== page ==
Major-General Lew Wallace had been a rising star in the Union Army in 1862. He fought well during the Fort Donelson campaign and had the makings of a superb commander. Then came the disastrous battle of Shiloh, a horrific bloodbath which saw the Confederate Army of Tennessee come within a hairsbreadth of destroying Ulysses S. Grant's forces in a surprise attack. The career of Grant was nearly destroyed in the debacle. Wallace had no nearly.
He had been in charge of the Union reinforcements and had mishandled what were poorly-written orders by Grant. He marched to the aid of the Federals, found they were not there, then marched back too slowly to contribute decisively to the battle. Grant's career was saved by his brilliant record during the Donelson campaign.
Wallace had nothing comparable to fall back on and was kicked to an irrelevant command, an interesting what-if/if-only haunting him all the way.
In July 1864, however, Wallace returned to the front line. Or, rather, the front line found him.
In that blazing hot summer, Jubal Early's rebels came storming out of the Shenandoah, 15,000 strong.
Straight for Washington, D.C., the most fortified city in the world. Or at least it was when there were enough troops to man the walls.
However, the city had been emptied of most of its troops during the extremely bloody Overland campaign earlier that summer, as Grant ground his way to Richmond and ended up setting up a siege around that city and the crucial rail junction of Petersburg.
There were precious few troops at the capital itself, and Grant saw this nearly too late, finally dispatching the hardened veterans of the Sixth Corps, a division at a time, to the capital.
But they hadn't arrived in D.C. when Early's troops marched into Maryland, and disgraced and forgotten Lew Wallace was staring down the barrel of a cannon with almost nothing to stop them.
Until, at nearly the very last minute, the first of the Sixth Corps divisions arrived. Wallace deployed the veterans and some very green troops, including 100-day enlistees, at Monocacy Junction, Maryland. All told, he had roughly 6000 troops, but he'd chosen his ground well. After a day of see-saw fighting, greater numbers told and the Federals were driven from the field, having suffered 20% losses. But they had bought a day's delay and the Confederates were fought out and too tired to march immediately to Washington. The next day, Early's troops arrived at the Washington outworks and saw green conscripts manning the forts, and too few of them. As he got his men in line to attack, he saw a dust cloud to the south.
The rest of the Sixth Corps had arrived and marched into line, with more veterans behind them.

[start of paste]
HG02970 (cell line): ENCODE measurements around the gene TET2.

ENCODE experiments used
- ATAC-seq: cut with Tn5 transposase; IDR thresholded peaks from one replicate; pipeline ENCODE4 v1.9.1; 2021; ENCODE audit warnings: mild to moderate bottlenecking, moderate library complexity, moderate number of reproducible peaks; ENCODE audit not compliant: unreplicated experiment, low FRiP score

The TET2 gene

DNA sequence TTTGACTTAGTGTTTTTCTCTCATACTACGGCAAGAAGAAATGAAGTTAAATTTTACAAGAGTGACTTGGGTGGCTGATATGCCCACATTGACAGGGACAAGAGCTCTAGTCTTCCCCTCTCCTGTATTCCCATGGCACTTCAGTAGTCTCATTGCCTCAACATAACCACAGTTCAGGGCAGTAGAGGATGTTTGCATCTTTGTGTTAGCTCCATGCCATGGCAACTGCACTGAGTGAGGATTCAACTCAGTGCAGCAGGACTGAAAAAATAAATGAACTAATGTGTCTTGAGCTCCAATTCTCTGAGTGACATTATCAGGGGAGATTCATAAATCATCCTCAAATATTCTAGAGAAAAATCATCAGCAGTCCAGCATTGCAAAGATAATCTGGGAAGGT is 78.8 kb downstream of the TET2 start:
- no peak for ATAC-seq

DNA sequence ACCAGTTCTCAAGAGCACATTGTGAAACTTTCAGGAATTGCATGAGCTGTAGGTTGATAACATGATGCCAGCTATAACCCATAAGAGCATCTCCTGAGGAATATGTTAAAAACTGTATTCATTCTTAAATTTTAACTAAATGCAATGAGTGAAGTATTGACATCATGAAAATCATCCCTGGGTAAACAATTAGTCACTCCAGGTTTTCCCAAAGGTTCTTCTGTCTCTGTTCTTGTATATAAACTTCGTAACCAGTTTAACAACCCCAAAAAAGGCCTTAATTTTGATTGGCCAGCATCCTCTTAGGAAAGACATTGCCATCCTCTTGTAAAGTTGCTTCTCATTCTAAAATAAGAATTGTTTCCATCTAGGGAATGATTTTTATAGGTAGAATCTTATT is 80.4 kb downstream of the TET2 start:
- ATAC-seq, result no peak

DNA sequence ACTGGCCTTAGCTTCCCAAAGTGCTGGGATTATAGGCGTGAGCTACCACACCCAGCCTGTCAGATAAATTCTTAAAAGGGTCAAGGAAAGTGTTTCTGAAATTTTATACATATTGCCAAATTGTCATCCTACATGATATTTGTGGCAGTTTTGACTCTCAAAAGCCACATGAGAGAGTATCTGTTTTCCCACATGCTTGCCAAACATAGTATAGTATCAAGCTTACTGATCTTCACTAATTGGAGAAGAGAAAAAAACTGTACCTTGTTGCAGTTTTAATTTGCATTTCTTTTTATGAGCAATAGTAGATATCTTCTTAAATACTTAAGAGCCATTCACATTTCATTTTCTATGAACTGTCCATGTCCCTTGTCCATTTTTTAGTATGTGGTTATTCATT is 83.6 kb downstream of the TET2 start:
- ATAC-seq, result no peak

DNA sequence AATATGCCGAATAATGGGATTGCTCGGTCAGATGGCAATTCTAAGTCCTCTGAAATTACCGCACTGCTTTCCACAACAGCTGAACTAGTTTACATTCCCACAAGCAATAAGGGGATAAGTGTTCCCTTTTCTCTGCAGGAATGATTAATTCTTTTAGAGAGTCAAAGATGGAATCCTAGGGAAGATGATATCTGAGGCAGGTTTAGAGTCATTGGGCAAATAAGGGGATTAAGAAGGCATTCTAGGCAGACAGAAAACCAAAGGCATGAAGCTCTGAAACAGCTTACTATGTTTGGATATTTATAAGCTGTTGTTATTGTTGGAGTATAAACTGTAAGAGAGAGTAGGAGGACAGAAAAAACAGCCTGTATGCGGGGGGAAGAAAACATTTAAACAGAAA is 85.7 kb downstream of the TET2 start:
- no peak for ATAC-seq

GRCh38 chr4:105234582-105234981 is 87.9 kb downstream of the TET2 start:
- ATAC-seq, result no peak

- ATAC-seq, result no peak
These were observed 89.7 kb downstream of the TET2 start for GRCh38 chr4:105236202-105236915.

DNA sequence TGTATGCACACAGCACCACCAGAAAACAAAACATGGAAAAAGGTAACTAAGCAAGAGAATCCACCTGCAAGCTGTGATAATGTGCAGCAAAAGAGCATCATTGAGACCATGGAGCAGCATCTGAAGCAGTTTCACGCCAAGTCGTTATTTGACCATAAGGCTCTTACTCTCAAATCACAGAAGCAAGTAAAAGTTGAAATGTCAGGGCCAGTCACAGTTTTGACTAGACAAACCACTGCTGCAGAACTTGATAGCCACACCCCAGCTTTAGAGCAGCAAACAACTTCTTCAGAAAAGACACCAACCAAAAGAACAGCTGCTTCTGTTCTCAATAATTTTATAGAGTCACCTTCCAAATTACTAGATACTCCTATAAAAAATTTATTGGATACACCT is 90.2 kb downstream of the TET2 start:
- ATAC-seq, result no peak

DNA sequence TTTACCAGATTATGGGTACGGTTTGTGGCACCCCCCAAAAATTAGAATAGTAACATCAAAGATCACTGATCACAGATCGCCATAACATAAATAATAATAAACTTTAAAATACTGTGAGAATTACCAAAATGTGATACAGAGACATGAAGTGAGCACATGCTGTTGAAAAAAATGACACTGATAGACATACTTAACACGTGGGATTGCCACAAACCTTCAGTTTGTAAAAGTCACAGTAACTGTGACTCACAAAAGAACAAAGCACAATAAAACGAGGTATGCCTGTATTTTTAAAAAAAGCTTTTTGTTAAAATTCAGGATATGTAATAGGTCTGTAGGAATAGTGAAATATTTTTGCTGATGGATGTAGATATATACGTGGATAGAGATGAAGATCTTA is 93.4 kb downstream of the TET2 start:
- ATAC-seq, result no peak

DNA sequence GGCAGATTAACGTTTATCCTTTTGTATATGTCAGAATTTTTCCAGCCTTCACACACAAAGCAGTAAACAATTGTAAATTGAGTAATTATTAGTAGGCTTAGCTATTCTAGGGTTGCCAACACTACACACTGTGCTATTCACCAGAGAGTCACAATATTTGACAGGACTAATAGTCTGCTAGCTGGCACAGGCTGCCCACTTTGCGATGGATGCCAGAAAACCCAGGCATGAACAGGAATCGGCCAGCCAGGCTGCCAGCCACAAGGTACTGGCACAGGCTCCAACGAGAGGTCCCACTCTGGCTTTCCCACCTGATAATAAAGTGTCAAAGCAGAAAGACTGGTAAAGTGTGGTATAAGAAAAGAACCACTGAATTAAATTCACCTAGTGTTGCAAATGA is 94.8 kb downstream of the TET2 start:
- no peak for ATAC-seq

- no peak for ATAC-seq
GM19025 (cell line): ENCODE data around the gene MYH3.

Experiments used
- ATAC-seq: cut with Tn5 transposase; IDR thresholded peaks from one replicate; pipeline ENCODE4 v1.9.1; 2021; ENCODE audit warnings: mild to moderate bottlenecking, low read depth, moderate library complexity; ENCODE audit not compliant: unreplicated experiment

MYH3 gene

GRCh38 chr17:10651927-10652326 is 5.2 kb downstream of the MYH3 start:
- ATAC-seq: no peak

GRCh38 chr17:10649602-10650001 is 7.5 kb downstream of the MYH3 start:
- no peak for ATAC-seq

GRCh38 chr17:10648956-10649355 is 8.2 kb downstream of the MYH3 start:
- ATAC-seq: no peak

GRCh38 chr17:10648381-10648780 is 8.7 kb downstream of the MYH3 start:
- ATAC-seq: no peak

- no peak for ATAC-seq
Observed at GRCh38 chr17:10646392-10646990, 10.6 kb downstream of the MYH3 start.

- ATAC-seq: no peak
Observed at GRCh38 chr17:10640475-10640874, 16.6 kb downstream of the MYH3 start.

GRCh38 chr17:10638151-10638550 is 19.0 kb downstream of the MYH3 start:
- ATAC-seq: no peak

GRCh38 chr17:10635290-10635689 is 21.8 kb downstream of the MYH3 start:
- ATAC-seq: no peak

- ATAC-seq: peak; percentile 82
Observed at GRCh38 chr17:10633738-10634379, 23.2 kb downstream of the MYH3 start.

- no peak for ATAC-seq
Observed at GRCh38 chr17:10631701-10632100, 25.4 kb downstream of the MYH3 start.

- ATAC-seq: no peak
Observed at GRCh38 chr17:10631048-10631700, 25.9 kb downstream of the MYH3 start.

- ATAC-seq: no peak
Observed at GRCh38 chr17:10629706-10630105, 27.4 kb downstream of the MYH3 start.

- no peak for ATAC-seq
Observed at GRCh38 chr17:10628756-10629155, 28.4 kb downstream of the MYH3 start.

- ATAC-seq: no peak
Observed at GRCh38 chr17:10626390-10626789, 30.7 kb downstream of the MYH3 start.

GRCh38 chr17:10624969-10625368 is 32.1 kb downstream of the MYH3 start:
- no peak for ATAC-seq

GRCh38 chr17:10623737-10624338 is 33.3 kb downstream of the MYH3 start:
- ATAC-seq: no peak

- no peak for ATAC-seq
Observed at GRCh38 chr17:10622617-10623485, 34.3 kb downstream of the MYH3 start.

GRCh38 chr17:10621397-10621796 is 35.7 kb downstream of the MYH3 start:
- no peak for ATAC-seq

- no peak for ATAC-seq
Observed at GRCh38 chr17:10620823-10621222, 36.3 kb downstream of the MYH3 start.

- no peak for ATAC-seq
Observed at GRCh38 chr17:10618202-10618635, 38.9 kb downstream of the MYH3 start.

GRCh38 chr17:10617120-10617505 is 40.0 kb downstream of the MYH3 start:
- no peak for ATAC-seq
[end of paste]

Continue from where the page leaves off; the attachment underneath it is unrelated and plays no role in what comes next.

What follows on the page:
Game over, and Early knew it. To attack now would be folly, and after some skirmishing that saw a young Oliver Wendell Holmes roar "GET DOWN, YOU FOOL!" to a bemused President Lincoln who was visiting the fortifications, Early reluctantly retreated, ending the last Confederate invasion of the north. As Grant said in his memoirs:
If Early had been but one day earlier, he might have entered the capital before the arrival of the reinforcements I had sent. ... General Wallace contributed on this occasion by the defeat of the troops under him, a greater benefit to the cause than often falls to the lot of a commander of an equal force to render by means of a victory.
Wallace, his honor partially restored, survived the war and later went on to write one of the greatest bestsellers of the 19th Century: Ben Hur.
Thanks for the history lesson, Dale, but is there a larger point?
Yep, there is.
This election is the pro-life movement's Battle of Monocacy. Sure, McCain blows an uncertain (or sometimes worse) trumpet on the life issues. No, he's not going to be able to reverse Roe if he gets elected. We're not going to win a decisive victory with him at the helm. But what a McCain triumph does is buy us time to consolidate and protect our (very real) gains and raise up or season the next generation of leaders. Those who can take the fight forward, the ones who have been more committed from the beginning and who breathe it and feel it differently from McCain's generation. Like Palin and Jindal, for starters.
I'm going into this with my eyes wide open, and I don't expect much. But holding the line is good enough, especially given the alternative. Which, after the capital falls, is a minimum of four years of desperate routs and rear-guard actions.
It's your pick, but there's something to be said for fighting even when you can't win the war that very day.